GAME DAY Youth Sports Magazine Upstate SC - February 2012 : Page 27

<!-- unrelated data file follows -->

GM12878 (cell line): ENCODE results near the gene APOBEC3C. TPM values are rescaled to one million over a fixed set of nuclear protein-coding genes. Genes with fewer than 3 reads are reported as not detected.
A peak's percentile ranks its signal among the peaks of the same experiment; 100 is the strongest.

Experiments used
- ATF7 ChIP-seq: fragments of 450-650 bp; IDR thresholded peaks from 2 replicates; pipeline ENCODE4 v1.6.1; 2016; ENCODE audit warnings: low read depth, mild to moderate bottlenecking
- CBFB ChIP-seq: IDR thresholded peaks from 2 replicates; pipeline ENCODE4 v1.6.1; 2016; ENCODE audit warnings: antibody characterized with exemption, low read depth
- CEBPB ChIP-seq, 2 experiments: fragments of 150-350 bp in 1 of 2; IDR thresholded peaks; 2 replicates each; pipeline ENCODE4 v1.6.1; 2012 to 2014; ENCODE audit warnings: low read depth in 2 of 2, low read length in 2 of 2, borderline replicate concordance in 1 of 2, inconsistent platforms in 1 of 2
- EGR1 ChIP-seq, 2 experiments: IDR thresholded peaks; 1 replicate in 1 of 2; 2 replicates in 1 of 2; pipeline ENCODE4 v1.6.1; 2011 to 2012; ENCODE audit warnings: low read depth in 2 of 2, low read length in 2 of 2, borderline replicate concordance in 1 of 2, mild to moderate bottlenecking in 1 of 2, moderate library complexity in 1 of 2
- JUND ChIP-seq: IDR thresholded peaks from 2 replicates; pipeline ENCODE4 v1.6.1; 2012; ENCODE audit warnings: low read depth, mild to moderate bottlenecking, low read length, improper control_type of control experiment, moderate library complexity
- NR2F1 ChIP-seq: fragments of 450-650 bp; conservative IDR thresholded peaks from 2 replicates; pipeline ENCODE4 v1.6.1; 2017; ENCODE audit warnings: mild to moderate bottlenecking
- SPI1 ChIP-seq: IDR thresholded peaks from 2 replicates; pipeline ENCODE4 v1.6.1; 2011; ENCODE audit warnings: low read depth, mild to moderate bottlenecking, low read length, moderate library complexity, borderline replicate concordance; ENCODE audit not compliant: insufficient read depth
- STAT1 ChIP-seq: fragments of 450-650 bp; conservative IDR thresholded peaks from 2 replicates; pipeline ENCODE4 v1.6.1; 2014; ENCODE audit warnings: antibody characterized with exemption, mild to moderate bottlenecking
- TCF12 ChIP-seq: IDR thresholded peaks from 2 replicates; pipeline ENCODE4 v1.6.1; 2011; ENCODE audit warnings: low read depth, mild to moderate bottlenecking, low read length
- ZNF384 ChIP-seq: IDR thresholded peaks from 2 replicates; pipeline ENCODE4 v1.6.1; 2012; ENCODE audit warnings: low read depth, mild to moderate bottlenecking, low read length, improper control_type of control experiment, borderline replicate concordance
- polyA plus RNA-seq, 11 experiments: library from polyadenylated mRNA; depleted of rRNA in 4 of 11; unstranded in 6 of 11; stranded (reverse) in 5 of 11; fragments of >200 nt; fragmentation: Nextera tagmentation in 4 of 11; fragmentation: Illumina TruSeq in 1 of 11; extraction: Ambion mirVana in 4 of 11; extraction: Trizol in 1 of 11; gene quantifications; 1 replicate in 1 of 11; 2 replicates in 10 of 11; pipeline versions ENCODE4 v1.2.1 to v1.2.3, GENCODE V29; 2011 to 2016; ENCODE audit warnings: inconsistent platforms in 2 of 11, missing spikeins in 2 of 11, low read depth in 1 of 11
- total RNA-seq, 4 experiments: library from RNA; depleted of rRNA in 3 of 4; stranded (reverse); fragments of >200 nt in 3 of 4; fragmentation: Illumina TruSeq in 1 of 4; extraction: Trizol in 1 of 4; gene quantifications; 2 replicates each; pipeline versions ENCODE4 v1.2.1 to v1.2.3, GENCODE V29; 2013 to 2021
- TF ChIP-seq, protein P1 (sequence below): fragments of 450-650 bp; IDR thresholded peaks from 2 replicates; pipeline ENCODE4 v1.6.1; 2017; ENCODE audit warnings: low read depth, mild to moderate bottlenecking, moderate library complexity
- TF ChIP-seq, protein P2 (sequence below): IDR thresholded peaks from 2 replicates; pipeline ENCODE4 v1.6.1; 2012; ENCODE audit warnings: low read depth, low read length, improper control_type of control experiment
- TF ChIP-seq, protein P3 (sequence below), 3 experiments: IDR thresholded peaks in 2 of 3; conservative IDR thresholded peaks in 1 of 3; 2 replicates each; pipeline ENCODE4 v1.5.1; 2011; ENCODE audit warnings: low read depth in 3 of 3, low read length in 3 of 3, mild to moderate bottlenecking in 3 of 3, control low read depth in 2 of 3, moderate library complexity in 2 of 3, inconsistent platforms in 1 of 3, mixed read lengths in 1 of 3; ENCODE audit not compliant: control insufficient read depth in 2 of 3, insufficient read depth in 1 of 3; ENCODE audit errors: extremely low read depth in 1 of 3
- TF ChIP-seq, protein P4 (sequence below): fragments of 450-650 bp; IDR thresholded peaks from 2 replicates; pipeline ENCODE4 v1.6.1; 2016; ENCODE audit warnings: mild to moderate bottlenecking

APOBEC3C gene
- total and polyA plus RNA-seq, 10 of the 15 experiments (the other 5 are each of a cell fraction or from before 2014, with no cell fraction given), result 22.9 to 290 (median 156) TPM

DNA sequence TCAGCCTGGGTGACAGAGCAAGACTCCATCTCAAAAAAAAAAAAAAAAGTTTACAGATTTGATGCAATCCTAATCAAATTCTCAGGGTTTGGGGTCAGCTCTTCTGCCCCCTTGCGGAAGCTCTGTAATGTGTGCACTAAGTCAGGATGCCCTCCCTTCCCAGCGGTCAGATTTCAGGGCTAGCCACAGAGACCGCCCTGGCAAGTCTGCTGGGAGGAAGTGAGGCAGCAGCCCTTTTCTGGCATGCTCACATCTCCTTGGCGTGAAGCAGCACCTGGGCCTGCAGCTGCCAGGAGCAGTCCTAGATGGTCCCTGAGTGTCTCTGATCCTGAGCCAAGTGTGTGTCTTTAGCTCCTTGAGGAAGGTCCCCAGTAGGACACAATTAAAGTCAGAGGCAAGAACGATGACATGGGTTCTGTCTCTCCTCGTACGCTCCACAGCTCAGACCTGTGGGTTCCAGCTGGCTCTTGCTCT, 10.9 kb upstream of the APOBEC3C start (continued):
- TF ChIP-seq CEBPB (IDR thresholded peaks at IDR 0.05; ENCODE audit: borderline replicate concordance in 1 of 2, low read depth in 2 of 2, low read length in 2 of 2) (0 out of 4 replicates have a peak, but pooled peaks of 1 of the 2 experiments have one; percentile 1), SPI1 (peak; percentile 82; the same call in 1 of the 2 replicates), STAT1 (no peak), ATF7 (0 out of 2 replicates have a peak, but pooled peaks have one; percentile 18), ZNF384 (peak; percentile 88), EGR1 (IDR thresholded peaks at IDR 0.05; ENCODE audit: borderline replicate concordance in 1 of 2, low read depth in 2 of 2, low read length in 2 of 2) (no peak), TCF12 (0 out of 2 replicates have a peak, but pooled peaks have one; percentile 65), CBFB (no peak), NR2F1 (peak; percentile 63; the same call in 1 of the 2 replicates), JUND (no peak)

sPoRts inJURies 101 Treatment & prevention: The name of the game By STEVEN B. SINGLETON, MD, FACS Village OrthOpaedic Surgery W hether it’s running, ten-nis, golf, bicycling or even a weekend basketball game, there’s always a risk of injury. However, most sports injuries can be treated effectively. But even better, many sports injuries can be prevented if people take the proper precautions. Poor training practices, improper equipment, lack of conditioning, or insuf-ficient warm-up and stretching are popular culprits. Although virtually any part of your body can be injured during sports or exercise, the term sports injury is usually re-served for injuries that involve the musculo-skeletal system, which includes the muscles, bones and associated tissues like cartilage. requires medical treatment. There is never a good reason to try to “work through” the pain of an injury. When you have pain from a particular movement or activity, STOP! Continuing the activity may only cause further harm. You should call a health professional if: The injury causes severe pain, swelling or numbness You can’t tolerate any weight on the area The pain or dull ache of an old injury is accompanied by increased swelling or joint instability If you don’t have any of the above symp-toms, it’s probably safe to treat the injury at home—at least at first. Use the RICE method to relieve pain and inflammation and speed healing. Common types of sports injuries: u Sprains and strains u Tears of the ligaments that hold joints together u Tears of the tendons that support joints and allow them to move u Dislocated joints u Fractured bones, including vertebrae A sprain is a stretch or tear of a liga-ment, the band of connective tissues that joins the end of one bone with another. A strain is a twist, pull, or tear of a muscle or tendon, a cord of tissue connect-ing muscle to bone. It is an acute, noncon-tact injury that results from overstretching or overcontraction. Because of its complex structure and weight-bearing capacity, the knee is the most commonly injured joint. Each year, more than 5.5 million people visit orthopae-dic surgeons for knee problems. While the term shin splints has been widely used to describe any sort of leg pain associated with exercise, the term actually refers to pain along the tibia or shin bone. Shin splints are primarily seen in run-ners, particularly those just starting a run-ning program. Risk factors for shin splints include overuse or incorrect use of the lower leg; improper stretching, warm-up or exercise technique; overtraining; running or jumping on hard surfaces; and running in shoes that don’t have enough support. DR. STEvEN B. SINGLETON A stretch, tear or irritation to the Achil-les tendon, which connects the calf muscle to the back of the heel, can be sudden and agonizing. The most common cause of Achilles tendon tears is a problem called tendinitis, a degenerative condition caused by aging or overuse. When a tendon is weakened, trauma can cause it to rupture. Achilles tendon injuries are common in middle-aged “weekend warriors” who may not exercise regularly or take time to stretch properly before an activity. A fracture is a break in the bone that can occur from either a quick, one-time injury to the bone (acute fracture) or from repeated stress to the bone over time (stress fracture). The most common symptom of a stress fracture is pain at the site that worsens with weight-bearing activity. Tenderness and swelling often accompany the pain. When the two bones that come together to form a joint become separated, the joint is described as being dislocated. Contact sports such as football and basketball, as well as high-impact sports and sports that can result in excessive stretching or falling, cause a majority of dislocations. A dislo-cated joint is an emergency situation that Follow these four steps immediately after injury and continue for at least 48 hours: Rest —Reduce regular exercise or activi-ties of daily living as needed. ice —Apply an ice pack to the injured area for 20 minutes at a time, four to eight times a day. compression —Compression of the injured area may help reduce swelling. Compression can be achieved with elastic wraps, special boots, air casts and splints. elevation —If possible, keep the injured ankle, knee, elbow or wrist elevated on a pillow, above the level of the heart to help decrease swelling. Depending on your preference and the severity of your injury or the likelihood that your injury may cause ongoing, long-term problems, you may want to see or have your primary healthcare professional refer you to one of the following: orthopaedic surgeon: A doctor special-izing in the diagnosis and treatment of the musculoskeletal system, which includes bones, joints, ligaments, tendons, muscles and nerves. Physical therapist: A healthcare profes-sional who can develop a rehabilitation program. Your primary care physician may refer you to a physical therapist after you begin to recover from your injury to help strengthen muscles and joints and prevent further injury. GD For more information, visit www.villageatpelham.com.